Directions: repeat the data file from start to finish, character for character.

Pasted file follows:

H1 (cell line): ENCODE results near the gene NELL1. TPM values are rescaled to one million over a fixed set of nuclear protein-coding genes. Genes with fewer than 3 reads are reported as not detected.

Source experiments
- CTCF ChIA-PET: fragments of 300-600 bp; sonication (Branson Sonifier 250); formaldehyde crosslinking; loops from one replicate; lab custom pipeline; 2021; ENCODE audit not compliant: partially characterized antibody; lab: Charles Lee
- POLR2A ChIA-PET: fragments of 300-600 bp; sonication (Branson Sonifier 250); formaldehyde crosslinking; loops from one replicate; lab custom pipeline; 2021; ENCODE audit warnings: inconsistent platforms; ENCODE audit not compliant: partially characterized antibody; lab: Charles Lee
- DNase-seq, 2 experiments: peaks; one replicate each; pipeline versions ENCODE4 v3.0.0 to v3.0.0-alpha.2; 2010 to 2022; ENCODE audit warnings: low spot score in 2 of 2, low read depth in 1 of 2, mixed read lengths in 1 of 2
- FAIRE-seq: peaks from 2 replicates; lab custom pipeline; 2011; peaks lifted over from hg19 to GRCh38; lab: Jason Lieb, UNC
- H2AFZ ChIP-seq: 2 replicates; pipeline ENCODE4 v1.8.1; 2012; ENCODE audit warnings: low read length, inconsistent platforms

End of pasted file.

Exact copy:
H1 (cell line): ENCODE results near the gene NELL1. TPM values are rescaled to one million over a fixed set of nuclear protein-coding genes. Genes with fewer than 3 reads are reported as not detected.

Source experiments
- CTCF ChIA-PET: fragments of 300-600 bp; sonication (Branson Sonifier 250); formaldehyde crosslinking; loops from one replicate; lab custom pipeline; 2021; ENCODE audit not compliant: partially characterized antibody; lab: Charles Lee
- POLR2A ChIA-PET: fragments of 300-600 bp; sonication (Branson Sonifier 250); formaldehyde crosslinking; loops from one replicate; lab custom pipeline; 2021; ENCODE audit warnings: inconsistent platforms; ENCODE audit not compliant: partially characterized antibody; lab: Charles Lee
- DNase-seq, 2 experiments: peaks; one replicate each; pipeline versions ENCODE4 v3.0.0 to v3.0.0-alpha.2; 2010 to 2022; ENCODE audit warnings: low spot score in 2 of 2, low read depth in 1 of 2, mixed read lengths in 1 of 2
- FAIRE-seq: peaks from 2 replicates; lab custom pipeline; 2011; peaks lifted over from hg19 to GRCh38; lab: Jason Lieb, UNC
- H2AFZ ChIP-seq: 2 replicates; pipeline ENCODE4 v1.8.1; 2012; ENCODE audit warnings: low read length, inconsistent platforms